Thursday, October 31, 2013

Tea House Scam: Ashton's Revenge - Part 1

Here I conquer the Great Wall of China, but I had some other exploits in Beijing!

Most know me as a smiling, happy-go-lucky kid who's rarely out for revenge.  Well, this might change that.  However, the way I was treated by only a few select Chinese will explain why.

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In my critical blog about China, I explained the tea house scam - charming girls or guys looking to "practice english" or "get to know foreigners" only to lure you to a pre-planned, illegal venue and overcharge or outright rob you. Perhaps these particular Chinese girls and guys see themselves as welcoming foreigners; that they provide a service, even if that price isn't advertised when they smile and ask where you're from. Maybe they guess (correctly) that most people can afford a $5 soda or $15 "traditional tea", but it's still unfair to do so in an underhanded way - plus they steal credit card information, force you to pay for others and charge ridiculous extra fees.
Who would suspect these cute girls, but why do they need
big sunglasses? The sun is barely visible through the smog!

Let's start from my first encounter in Shanghai where a group of 2 girls and a guy approached me; smiling and friendly, they wanted to take a picture with me. They guy was talking a mile-a-minute spinning stories about his hometown of Harbin and discussing why northern Chinese are taller (they are farther from the sun!). I actually was in the middle of trying to find a friend in the park - but this seemed like a neat opportunity to meet people so I chatted a bit - and then they asked, "have you tried China's traditional teas? We're going just around the corner to have some - come along!" I had to meet my friend, but they insisted it would just be a minute - so I obliged. The key to all of this was putting me in such a great mood and making it feel like a shared experience; these kids were pros!

At the tea-house, a kind of a shady, while "traditional-looking" place (it had some dragons on the window), we sat down in a small, decorated room and a guy dressed in even more traditional-looking Chinese robes gave us a menu. I saw, but dismissed, the weird, expensive the price of 88 yuan (~$15) for a full sampling of teas - but I was distracted trying to contact the friend that I was already late in meeting. Wanting to charge me the full amount, they went ahead with the complete option, but I had to meet my friend, so I apologized and made moves to leave. Then they said, "In China, you cannot leave the table alone - all must go or all must stay." So then I was even more apologetic - I also assumed we couldn't be charged for just one sample! But of course, we were still all charged what amounted to $15 a person, and the guy (how charming) asked if we would split it since the 2 girls "were young". Of course I was going accept the offer.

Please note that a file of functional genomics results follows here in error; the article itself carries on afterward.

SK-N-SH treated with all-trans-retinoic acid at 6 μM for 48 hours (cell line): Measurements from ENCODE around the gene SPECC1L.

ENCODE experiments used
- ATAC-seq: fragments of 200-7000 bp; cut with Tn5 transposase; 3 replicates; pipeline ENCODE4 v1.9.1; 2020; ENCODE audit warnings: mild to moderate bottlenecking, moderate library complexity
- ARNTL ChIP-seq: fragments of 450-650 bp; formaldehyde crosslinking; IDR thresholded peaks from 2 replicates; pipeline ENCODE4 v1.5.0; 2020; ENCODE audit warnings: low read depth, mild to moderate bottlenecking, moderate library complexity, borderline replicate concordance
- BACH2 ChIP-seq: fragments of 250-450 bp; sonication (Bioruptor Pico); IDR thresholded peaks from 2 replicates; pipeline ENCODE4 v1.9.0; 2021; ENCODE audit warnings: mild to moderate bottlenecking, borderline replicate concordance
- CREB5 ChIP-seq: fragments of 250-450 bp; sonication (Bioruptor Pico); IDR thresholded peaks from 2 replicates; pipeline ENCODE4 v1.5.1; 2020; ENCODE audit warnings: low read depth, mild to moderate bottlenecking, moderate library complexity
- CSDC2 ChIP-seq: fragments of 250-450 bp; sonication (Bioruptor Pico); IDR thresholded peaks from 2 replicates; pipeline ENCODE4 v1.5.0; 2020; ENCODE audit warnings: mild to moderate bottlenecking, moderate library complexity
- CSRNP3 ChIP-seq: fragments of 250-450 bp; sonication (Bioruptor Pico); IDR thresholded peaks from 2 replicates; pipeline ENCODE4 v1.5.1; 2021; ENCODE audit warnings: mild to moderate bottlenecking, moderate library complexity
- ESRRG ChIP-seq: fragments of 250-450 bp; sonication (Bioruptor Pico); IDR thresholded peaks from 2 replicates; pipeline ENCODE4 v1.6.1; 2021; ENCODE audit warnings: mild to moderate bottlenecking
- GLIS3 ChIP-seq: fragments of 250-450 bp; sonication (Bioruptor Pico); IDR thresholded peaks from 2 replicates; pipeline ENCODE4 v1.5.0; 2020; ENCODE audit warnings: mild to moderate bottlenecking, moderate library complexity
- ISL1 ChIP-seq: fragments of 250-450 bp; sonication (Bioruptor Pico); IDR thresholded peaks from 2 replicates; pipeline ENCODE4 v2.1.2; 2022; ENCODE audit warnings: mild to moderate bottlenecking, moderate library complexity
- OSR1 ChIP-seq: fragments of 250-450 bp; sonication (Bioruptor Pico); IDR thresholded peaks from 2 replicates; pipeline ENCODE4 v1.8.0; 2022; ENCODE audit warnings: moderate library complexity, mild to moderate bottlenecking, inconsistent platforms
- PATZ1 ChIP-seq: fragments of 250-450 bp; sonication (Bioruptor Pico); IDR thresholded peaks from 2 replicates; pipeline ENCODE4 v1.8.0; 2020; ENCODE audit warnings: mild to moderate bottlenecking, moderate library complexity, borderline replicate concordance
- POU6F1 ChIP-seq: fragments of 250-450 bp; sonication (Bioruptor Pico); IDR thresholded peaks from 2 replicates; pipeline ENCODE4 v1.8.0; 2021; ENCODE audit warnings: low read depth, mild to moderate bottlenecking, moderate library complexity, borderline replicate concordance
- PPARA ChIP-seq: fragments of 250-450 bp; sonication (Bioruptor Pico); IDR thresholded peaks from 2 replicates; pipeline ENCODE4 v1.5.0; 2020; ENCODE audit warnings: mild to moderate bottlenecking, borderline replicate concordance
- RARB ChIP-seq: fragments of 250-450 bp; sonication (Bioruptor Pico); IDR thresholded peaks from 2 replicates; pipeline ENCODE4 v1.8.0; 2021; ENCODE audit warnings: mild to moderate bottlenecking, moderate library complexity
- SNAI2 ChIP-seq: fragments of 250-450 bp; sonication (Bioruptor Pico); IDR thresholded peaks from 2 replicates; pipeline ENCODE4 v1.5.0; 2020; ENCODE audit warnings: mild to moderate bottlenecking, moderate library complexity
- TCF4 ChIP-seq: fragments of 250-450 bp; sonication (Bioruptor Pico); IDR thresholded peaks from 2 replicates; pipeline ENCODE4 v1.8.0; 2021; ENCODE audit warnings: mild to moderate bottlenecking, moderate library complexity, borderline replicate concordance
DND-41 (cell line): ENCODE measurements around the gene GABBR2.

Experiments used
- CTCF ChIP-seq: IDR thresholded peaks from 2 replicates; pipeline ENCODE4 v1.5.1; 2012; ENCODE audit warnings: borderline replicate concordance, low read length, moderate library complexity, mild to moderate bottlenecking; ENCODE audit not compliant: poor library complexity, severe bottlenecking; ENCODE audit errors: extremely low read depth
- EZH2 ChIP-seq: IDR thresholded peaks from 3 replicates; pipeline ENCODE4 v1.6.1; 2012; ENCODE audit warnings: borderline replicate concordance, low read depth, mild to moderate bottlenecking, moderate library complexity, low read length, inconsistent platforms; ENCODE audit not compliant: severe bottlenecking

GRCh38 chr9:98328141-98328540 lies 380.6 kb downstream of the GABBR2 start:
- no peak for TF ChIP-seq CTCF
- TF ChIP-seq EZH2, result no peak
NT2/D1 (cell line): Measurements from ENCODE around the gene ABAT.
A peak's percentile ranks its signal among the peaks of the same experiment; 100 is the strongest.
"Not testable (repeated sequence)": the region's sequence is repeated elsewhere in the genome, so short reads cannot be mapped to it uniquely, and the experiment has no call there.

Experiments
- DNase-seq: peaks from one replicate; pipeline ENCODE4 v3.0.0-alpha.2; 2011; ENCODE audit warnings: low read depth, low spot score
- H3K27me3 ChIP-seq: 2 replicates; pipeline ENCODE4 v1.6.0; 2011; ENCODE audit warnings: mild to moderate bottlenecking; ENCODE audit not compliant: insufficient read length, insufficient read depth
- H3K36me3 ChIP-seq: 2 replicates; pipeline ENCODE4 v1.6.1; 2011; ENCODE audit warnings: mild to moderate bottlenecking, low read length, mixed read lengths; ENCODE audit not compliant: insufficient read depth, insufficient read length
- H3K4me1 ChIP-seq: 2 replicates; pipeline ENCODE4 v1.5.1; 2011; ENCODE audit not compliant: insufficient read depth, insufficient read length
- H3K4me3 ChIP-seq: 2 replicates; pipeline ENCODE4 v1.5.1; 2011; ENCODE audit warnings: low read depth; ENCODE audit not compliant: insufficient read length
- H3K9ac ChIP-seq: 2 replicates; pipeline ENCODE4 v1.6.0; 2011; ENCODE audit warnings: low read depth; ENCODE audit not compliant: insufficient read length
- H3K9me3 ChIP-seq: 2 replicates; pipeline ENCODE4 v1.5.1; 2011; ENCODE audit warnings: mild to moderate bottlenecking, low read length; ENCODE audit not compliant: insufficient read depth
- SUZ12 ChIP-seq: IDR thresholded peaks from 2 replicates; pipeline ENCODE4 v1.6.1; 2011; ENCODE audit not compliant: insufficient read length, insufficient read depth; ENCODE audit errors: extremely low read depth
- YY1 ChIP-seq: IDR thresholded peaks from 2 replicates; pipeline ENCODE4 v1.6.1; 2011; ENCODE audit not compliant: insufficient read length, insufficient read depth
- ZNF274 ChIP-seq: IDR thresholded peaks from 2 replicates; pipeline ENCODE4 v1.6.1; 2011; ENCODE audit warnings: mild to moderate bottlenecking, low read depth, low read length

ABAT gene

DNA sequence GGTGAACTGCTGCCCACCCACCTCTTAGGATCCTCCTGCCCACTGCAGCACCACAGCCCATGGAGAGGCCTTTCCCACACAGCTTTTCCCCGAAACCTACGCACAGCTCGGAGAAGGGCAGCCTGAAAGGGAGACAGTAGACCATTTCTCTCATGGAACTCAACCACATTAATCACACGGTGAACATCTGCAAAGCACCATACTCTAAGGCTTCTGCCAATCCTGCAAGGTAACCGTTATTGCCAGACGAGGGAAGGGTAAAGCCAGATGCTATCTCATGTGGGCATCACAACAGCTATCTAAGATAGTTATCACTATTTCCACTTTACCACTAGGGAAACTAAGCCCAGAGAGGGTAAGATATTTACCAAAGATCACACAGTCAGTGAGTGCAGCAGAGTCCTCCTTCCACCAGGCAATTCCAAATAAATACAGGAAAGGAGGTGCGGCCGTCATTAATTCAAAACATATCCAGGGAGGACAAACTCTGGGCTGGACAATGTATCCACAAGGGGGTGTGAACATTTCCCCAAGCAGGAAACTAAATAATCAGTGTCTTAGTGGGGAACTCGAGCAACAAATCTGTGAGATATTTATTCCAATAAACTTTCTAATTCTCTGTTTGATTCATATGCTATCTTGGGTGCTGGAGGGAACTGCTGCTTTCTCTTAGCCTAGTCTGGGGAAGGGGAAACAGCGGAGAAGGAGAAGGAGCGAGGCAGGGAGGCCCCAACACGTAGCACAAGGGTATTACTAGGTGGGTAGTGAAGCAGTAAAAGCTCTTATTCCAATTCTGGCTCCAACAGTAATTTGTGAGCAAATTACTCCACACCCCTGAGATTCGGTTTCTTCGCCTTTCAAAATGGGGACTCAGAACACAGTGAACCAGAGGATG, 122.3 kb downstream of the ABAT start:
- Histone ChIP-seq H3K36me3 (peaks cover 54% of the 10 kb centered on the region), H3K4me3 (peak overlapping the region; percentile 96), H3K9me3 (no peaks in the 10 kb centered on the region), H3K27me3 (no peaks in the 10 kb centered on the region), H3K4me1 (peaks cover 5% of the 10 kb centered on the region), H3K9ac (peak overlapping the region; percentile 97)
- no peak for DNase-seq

In just a few minutes, I spent more than my daily budget (in China, mind you) $30! - just to have this brief (maybe 15 minute) experience - immediately afterwards, I just shrugged it off as cultural exposure - they too had claimed to be from out of town...

At least this scam artist took a good picture for me!
That's until I did some simple research online - and it happened again in Beijing. I explained before that friendly smiling student-like girl came right up to me at the Tian'anmen East subway stop (and it was my first day here, so I was feeling open and excited to meet people). I was skeptical of her, but I was ready to be curious, enjoy and see what happened. First she took my picture in the square; I wanted to take one with her, but she insisted that she didn't have her make-up on (the first sign of trouble), then she discussed how her brother was a policeman - and good at shooting. "What is the english word?" she asked, "Sniper?" I said. Yes, she claimed her brother was a sniper (second sign of trouble!). Then she invited me to have a drink!